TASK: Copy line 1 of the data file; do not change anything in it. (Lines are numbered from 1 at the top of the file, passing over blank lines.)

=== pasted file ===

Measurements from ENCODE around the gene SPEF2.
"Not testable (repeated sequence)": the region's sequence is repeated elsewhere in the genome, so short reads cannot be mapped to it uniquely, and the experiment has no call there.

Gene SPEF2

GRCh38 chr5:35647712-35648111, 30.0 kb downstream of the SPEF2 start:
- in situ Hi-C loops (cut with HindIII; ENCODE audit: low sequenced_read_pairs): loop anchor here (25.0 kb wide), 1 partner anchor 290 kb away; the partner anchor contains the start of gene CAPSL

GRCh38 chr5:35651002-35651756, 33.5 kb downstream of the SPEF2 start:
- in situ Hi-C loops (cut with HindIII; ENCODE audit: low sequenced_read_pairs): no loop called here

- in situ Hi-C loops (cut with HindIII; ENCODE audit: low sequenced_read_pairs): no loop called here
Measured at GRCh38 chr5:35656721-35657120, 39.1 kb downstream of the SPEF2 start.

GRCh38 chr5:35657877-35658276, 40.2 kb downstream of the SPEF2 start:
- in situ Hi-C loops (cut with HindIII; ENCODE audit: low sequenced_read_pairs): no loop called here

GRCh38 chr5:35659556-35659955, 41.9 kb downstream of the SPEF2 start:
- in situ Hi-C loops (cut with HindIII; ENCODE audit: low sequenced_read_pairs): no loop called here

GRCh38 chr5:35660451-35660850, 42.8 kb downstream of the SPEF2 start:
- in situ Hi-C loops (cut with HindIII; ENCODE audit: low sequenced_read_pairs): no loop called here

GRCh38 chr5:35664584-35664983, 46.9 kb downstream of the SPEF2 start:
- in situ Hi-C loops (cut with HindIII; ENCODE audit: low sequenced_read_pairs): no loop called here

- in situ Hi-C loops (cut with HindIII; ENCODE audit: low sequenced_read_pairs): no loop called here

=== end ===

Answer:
Measurements from ENCODE around the gene SPEF2.